A lawyer wrote to the Supreme Judge of India S A Bobde asking for early hearings on questions that question the practices of polygamy and “Nikah Halala” among Muslims. A bank with three judges, consisting of CJI and judges BR Gavai and Surya Kant, instructed their register on December 2, 2019 to list the matter in front of a suitable bank immediately after the winter holidays.
Attorney Ashwini Upadhyay said the issue deserves to be heard at the earliest since the issue is of public concern, gender equality, gender equality and women's dignity.
The Supreme Court had examined the plea in July 2018 and referred the matter to a constitutional bank that had already been asked to hear a number of similar petitions.
According to the petitioner, banning polygamy has long been the order of the day in the interests of public order and health.
The apex court had informed the center of the petition filed by a farjana and marked Upadhyay's plea along with a series of petitions to be heard by the constitutional bank.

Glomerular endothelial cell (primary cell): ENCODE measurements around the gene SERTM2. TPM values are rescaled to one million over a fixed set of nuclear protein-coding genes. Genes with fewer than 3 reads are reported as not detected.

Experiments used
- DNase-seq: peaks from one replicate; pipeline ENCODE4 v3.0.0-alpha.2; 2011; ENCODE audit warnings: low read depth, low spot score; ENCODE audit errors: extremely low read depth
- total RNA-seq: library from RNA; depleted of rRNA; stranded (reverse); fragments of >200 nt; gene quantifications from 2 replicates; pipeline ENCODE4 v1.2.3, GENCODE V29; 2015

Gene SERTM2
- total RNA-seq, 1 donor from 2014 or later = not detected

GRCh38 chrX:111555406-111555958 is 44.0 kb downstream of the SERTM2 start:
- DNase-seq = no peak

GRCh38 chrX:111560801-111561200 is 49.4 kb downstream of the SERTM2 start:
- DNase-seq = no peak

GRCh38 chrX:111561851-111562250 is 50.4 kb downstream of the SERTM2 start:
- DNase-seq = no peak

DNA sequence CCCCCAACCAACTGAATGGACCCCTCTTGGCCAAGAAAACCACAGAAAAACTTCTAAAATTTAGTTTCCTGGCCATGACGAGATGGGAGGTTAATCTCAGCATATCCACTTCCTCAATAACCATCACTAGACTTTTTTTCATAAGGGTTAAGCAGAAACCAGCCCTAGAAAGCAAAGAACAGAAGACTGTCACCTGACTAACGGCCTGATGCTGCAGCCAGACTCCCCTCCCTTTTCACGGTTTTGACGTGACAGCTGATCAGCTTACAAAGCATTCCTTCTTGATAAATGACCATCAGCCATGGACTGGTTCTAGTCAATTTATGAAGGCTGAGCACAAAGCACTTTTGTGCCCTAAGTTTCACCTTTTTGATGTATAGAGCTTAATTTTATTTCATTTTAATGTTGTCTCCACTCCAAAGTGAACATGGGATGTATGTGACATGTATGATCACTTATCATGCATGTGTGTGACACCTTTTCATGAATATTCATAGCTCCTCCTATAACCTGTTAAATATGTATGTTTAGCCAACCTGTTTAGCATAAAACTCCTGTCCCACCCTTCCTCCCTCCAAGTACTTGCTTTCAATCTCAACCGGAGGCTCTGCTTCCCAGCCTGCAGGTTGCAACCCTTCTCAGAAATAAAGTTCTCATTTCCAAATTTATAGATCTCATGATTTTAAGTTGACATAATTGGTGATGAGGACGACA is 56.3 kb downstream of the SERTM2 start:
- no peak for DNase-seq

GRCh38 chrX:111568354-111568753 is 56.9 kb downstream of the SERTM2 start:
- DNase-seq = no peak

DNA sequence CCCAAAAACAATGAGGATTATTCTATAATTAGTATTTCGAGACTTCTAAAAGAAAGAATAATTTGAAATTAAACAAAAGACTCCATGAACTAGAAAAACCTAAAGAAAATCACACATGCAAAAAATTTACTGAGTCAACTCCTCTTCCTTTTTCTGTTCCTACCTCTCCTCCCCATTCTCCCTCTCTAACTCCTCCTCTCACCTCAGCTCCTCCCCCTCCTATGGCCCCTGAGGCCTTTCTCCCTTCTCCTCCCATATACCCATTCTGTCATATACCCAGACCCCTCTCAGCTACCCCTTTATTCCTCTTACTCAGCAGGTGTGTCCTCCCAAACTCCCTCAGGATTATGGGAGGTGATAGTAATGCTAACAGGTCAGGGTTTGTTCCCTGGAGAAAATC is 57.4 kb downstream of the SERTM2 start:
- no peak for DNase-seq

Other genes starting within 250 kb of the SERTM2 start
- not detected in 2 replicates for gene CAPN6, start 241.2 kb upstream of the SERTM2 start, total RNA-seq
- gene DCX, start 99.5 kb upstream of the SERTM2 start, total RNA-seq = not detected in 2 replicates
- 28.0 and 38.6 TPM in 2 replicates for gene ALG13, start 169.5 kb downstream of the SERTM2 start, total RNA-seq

The lawyer's petition also asked for an explanation that out-of-court “Talaq” cruelty under Section 498A of the IPC, “Nikah Halala” was an offense under Section 375 of the IPC and polygamy was an offense under Section 494 of the IPC. 1860.
The Apex Court on August 22, 2017 had banned the age-old practice of instant "triple talaq" among Sunni Muslims. On March 26, 2018, she decided to refer a larger bank to a number of pleas that questioned the constitutional validity of polygamy and “Nikah Halala” among Muslims.
While polygamy allows a Muslim man to have four women, "Nikah Halala" is a process in which a Muslim woman who wants to marry her husband after divorce first marries another person and then divorces the second person let the marriage complete.
The pleas were referred to a larger bank by the Supreme Court after a former constitutional bank with five judges held open the issue of polygamy and "Nikah Halala" in its 2017 ruling, while abolishing the practice of "triple talaq".
She had also issued communications to the Ministry of Justice and Justice, the Ministry of Minority Affairs and the National Commission for Women (NCW).
Some petitions have also questioned the practices of "Nikah Mutah" and "Nikah Misyar" – two types of temporary marriages where the length of the relationship is pre-determined and agreed.